A Sunnybrook initiative provides research opportunities and mentorship to Black and Indigenous medical students
A year ago, Chika Obetta was a first-year University of Toronto medical student with very few physician role models, limited access to research opportunities and only a vague idea of how she wanted her career to unfold.
Now she has all three, thanks to SPARK (Sunnybrook Program to Access Research Knowledge for Black and Indigenous Medical Students) and support from Sunnybrook’s donor community.
Chika is one of eight students in the donor-supported program launched in 2021 to introduce aspiring Black and Indigenous students to medical research and help them identify and realize their career goals. SPARK students spend the summer after their first year of medical school working on a research project with a research supervisor, who also acts as a mentor. Chika and her peers are each assigned a career and community mentor, who provide support and a safe space to discuss residency applications, career planning and the challenges of exclusion and racism.
SPARK has been both career–and life-changing for Chika, who immigrated to Canada from Nigeria with her family seven years ago.
“It was hard getting a foot in the door. Programs like SPARK make it easier for those of us without the early exposure and mentorship” says Chika.
Lighting the way forward
Fellow SPARK participant and University of Toronto medical student Sophie Weiss agrees. The great-granddaughter of a residential school survivor, Sophie started reconnecting with her Métis roots a few years ago. Her mentors have been an important part of that journey, helping her learn about Indigenous practices, inform her medical career and navigate the emotional heaviness of residential school graves that continue to be uncovered throughout the country.
Having access to a donor-funded research externship also meant that Chika and Sophie didn’t need to choose between an unpaid or low-paying research position and a part-time job to support their education.
“This time last year, I wasn’t sure what I was going to do,” says Chika, who has her sights set on becoming a dermatologist. "Now I'm part of a research project; I'm talking to different doctors and mentors; and I have a clear path to the next three years and my residency."
Building a better health system and community
When Dr. Mireille Norris joined Sunnybrook nearly two decades ago, she was the only Black woman and the only Francophone on the Hospital’s physician roster.
“I stayed against all odds because I made a family here,” says Dr. Norris.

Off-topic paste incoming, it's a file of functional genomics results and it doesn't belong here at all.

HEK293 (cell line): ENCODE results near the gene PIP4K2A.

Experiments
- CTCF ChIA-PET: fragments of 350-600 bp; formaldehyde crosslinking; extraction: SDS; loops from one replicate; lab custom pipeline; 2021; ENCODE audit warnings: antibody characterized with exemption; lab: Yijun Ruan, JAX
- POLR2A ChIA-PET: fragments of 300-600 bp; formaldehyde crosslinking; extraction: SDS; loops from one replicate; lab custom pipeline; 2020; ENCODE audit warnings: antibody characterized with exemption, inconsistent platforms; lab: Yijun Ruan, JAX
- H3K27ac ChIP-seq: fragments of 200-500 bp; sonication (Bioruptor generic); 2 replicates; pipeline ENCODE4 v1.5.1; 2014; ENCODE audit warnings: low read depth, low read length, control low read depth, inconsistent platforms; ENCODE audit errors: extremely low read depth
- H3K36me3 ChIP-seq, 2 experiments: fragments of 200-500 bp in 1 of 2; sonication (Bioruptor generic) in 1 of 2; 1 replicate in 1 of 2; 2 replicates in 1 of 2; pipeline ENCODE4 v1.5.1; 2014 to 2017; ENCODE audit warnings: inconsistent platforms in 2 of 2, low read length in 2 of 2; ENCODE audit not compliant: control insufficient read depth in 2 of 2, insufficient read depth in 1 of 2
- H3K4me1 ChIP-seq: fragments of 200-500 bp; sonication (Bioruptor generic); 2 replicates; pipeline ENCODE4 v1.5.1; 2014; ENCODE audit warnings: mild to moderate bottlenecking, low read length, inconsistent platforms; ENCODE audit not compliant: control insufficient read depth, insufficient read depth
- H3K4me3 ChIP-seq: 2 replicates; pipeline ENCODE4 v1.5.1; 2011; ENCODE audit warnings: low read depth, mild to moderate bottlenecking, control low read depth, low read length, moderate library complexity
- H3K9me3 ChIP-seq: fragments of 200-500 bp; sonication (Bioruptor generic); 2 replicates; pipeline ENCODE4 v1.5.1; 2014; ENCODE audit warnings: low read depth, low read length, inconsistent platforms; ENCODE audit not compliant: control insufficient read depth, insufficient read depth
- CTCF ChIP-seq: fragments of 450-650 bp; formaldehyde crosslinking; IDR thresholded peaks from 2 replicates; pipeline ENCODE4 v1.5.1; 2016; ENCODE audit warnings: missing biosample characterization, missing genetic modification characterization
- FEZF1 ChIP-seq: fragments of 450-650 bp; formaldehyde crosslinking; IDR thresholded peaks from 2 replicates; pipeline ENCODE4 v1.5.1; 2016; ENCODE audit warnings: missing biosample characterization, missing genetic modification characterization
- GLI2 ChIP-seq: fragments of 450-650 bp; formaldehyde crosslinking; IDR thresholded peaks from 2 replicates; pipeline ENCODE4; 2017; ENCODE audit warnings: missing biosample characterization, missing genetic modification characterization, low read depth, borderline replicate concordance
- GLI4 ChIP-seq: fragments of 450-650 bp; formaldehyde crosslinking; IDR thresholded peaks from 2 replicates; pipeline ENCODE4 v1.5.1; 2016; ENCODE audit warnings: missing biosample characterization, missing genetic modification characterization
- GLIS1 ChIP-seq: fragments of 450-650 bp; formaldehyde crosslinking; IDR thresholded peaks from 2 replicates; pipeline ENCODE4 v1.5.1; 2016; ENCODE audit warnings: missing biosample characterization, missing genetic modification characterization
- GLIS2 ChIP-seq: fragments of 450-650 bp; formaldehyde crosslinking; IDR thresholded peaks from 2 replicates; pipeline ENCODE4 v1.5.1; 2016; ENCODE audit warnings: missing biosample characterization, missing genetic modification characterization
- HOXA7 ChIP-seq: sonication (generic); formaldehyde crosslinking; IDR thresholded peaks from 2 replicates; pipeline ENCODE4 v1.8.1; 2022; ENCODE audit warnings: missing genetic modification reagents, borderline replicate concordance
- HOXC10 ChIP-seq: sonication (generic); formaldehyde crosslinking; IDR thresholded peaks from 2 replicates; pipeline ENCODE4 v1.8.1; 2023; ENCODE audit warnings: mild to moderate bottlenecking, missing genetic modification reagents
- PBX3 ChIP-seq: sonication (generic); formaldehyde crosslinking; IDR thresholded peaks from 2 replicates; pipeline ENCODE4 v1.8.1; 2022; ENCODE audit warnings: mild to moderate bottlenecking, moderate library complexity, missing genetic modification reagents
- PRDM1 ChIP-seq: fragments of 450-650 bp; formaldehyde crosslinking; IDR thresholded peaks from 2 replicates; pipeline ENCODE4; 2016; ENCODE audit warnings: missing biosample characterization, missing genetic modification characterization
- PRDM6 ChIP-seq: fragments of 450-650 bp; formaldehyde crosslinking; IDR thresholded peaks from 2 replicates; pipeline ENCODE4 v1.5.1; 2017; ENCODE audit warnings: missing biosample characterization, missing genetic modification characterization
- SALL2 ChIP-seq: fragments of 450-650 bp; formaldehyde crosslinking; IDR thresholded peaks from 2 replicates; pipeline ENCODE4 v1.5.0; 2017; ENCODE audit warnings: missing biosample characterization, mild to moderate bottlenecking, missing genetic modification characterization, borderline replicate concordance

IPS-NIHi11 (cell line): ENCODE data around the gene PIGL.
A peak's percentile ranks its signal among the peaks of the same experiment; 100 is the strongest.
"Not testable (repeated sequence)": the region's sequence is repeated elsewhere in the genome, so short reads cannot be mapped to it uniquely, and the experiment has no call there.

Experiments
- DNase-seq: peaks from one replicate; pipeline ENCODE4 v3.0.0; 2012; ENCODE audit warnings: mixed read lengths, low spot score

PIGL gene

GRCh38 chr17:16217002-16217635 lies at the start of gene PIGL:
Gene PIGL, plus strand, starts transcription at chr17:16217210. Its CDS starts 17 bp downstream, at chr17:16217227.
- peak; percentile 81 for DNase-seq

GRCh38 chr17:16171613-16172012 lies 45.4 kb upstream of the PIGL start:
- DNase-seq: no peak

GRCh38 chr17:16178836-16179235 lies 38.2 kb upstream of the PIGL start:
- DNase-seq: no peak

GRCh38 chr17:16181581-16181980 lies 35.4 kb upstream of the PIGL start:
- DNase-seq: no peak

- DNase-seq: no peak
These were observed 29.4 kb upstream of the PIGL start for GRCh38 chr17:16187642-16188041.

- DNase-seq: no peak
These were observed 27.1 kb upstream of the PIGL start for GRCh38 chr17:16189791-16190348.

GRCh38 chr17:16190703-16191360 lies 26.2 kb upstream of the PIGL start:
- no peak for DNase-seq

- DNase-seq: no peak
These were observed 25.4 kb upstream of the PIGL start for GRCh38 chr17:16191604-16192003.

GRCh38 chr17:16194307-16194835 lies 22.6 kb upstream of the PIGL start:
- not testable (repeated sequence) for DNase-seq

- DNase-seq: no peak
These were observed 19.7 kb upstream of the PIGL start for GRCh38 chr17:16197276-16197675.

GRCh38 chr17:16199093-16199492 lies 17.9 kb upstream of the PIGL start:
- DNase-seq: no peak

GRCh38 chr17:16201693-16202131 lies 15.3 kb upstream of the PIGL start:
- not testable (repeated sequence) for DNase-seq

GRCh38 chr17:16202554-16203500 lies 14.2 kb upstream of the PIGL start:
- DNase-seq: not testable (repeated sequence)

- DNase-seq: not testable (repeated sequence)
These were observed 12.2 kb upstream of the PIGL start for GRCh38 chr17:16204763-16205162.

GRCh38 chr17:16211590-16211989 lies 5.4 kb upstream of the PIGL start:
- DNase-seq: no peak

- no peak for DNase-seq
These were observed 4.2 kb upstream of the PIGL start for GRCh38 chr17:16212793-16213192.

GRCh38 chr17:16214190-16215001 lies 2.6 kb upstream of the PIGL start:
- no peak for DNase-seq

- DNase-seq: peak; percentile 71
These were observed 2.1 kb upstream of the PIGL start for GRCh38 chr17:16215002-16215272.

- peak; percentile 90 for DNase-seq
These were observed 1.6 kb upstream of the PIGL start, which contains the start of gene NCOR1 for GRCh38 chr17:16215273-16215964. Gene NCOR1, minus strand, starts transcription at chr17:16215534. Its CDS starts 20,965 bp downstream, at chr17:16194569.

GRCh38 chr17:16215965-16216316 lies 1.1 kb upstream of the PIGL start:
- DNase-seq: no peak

Yet, the Sunnybrook geriatrician and University of Toronto Lead for Black and Indigenous Learners recognizes that not everyone shares her experience. After reviewing the files of Black and Indigenous medical students, she saw enormous promise and talent, “but little of the support they needed to excel and thrive.”
Dr. Norris voiced her concerns to several colleagues, including Dr. Michelle Hladunewich, Dr. Jill Tinmouth and Dr. Nick Daneman, and, together, they launched SPARK (Sunnybrook Program to Access Research Knowledge for Black and Indigenous Medical Students).
“I came up with the acronym SPARK – it popped in my mind,” Dr. Norris reflects. “I felt ‘access’ to be an important focus of the program: I had personally experienced the challenges of accessing this knowledge and accessing mentors. I also felt passionately about the need for fair market funding and a longitudinal experience that would last a full year to ensure delivery of substantive research.”
After successfully matching four students to research projects and mentors in 2021, SPARK grew to eight placements in 2022. The program also expanded beyond the Department of Medicine to include research opportunities in trauma, surgery and psychiatry, with support from Sunnybrook donors.
“Now in its third iteration, SPARK has raised awareness among the Sunnybrook community about the need and potential of Black and Indigenous learners, whose research has been displayed at medical grand rounds,” says Dr. Norris. “Many such learners have gone on to win awards, present nationally and some internationally, and contribute to manuscripts. Dissemination of research done by these learners, who are funded by Sunnybrook, raises the profile of Sunnybrook as an institution who leads nationally in providing access to top-quality research to Black and Indigenous learners.”
By exposing students to opportunities they might not otherwise have, SPARK does much more than increase Black and Indigenous representation in the field of medical research, adds Dr. Norris.
“This is about making a better health system, a better community for all. When you support the most vulnerable in your community, everyone is lifted up.”
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